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Call on the Blues

Mark May

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Album Review

Not only did Mark May's 1995 debut, Call on the Blues, please blues fans and critics, it earned him a tryout with the Allman Brothers. A mutual friend turned former Allman Brothers guitarist Dickey Betts on to May's album — and while May didn't get the gig, he did open for the band on a few occasions. Betts was most impressed by May's singing — and for good reason. Throughout Call on the Blues, May's chameleon-like vocals toy with the color barrier, fluctuating effortlessly between a salty redneck drawl and a silky R&B croon not unlike Robert Cray's. On guitar, he boasts a barbed precision that recalls the late Albert Collins, the sort of full-on command of his instrument — equal parts raw feel and technical polish — that can't be fudged. Maybe that's why May has earned the respect of Joe "Guitar" Hughes, a childhood friend of the Collins. Hughes even lent his six-string expertise to Call on the Blues' instrumental tribute to Collins, "Hail to the Iceman."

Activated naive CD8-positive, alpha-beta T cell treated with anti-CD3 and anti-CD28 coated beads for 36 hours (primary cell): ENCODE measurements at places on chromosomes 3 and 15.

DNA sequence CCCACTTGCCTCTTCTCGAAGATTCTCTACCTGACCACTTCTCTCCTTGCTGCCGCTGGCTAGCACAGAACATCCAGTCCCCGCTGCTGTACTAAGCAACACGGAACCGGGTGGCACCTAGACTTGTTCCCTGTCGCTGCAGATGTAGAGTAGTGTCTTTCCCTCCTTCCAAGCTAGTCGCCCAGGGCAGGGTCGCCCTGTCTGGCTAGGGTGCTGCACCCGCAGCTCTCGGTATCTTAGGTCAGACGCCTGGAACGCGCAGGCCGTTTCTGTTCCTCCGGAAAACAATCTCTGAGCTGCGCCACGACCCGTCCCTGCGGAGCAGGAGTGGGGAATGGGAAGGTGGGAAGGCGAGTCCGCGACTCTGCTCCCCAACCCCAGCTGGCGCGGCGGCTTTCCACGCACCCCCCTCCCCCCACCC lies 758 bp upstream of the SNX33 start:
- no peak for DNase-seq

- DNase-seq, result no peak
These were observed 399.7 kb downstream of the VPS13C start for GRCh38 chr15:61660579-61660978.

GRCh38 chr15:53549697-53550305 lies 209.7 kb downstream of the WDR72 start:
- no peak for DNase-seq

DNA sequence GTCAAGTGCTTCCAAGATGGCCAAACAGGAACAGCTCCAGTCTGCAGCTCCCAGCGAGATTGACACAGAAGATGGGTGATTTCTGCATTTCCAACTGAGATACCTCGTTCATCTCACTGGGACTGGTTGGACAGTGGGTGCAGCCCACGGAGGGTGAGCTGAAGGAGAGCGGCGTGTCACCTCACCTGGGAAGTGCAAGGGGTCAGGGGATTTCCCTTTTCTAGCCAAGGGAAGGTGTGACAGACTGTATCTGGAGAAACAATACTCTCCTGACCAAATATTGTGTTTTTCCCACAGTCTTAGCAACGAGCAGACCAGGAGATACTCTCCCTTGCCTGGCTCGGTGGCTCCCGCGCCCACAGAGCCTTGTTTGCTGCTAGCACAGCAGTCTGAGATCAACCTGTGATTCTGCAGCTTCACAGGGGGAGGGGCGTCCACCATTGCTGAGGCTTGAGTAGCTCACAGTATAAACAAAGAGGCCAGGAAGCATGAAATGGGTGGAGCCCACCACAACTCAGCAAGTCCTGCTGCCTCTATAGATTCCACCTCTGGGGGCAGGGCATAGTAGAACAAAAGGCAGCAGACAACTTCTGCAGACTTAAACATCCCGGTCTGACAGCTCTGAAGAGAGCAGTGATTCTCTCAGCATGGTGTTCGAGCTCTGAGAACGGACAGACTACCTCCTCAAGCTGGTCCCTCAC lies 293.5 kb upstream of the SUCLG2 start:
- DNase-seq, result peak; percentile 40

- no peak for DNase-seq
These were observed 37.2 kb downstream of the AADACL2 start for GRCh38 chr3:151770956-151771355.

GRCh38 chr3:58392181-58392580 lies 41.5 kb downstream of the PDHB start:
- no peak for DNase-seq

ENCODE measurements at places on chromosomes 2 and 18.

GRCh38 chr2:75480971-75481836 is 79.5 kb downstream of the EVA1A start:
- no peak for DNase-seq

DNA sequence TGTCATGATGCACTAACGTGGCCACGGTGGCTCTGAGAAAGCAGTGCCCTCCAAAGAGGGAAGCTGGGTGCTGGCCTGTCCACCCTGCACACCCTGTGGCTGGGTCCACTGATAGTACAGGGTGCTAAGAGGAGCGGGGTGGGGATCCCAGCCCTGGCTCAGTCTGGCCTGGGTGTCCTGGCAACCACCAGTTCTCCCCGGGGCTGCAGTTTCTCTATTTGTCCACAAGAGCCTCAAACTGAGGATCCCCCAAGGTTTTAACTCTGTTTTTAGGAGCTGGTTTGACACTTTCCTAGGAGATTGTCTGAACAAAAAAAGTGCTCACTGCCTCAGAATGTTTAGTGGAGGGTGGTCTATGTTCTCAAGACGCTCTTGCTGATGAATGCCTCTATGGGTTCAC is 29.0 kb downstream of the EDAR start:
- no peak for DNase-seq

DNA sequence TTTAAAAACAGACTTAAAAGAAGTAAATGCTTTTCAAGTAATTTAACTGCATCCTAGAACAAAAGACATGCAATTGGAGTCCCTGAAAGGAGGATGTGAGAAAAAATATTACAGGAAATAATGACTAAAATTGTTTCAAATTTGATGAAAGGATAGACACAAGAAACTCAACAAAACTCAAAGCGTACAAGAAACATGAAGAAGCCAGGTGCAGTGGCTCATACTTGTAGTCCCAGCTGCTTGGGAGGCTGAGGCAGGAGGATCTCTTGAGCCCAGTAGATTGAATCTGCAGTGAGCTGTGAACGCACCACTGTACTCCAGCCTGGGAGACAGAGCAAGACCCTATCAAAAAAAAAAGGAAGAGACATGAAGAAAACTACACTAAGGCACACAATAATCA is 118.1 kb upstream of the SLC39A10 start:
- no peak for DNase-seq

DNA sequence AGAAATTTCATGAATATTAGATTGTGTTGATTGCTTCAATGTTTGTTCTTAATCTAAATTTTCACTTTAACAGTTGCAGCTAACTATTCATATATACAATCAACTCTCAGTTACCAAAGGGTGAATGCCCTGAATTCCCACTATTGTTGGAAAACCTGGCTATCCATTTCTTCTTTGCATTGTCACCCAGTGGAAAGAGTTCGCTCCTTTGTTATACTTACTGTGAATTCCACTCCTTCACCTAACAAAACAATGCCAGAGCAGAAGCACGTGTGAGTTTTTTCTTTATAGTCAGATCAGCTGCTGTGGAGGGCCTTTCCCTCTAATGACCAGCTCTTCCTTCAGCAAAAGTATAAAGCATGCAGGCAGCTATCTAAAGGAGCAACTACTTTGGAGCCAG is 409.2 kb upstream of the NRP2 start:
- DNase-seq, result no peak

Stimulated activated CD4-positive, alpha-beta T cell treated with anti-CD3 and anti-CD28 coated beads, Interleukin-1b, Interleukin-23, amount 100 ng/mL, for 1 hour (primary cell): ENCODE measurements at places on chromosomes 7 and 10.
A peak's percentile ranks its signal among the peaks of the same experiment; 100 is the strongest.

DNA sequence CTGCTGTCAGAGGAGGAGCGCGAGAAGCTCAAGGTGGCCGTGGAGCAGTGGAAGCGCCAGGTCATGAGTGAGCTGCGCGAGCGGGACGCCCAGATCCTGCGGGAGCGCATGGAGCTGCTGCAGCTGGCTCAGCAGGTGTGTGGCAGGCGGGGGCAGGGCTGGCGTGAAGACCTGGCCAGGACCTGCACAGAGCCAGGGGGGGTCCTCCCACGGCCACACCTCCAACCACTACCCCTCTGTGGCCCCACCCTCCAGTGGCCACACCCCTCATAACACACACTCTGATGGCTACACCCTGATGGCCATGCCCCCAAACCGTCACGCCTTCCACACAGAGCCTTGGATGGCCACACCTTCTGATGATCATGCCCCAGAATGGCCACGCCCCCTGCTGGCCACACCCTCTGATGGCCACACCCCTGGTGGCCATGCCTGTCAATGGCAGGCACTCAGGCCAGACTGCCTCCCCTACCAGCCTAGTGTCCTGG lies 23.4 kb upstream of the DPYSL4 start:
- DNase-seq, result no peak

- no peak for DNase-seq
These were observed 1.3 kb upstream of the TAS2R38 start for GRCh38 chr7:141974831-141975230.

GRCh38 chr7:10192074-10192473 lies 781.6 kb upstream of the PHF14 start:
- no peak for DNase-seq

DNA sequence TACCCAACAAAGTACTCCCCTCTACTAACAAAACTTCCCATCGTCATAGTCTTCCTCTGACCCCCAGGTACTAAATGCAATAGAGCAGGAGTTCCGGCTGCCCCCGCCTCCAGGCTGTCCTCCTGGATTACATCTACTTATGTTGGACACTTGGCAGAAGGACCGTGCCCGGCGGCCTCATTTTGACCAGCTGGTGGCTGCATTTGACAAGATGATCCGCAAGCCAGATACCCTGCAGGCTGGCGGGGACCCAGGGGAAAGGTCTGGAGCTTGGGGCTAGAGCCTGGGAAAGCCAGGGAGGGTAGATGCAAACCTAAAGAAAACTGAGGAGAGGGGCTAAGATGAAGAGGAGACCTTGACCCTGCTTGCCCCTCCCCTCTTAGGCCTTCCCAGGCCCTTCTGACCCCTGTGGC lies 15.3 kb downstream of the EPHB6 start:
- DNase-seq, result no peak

Biography

Genre: Blues

Years Active: '90s

Music was a part of Mark May's life from an early age. A brother had worked with Pure Prairie League's Craig Fuller, and his mom was drawn to the strains of country and bluegrass. A native of Ohio, the blues guitarist began learning to play the instrument when he was five years old, and during his teen years he became involved with several bands. By the time he'd turned 16, he had played the first of what would become many professional gigs. Upon relocating to Houston during the early '80s, May continued...
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Call on the Blues, Mark May
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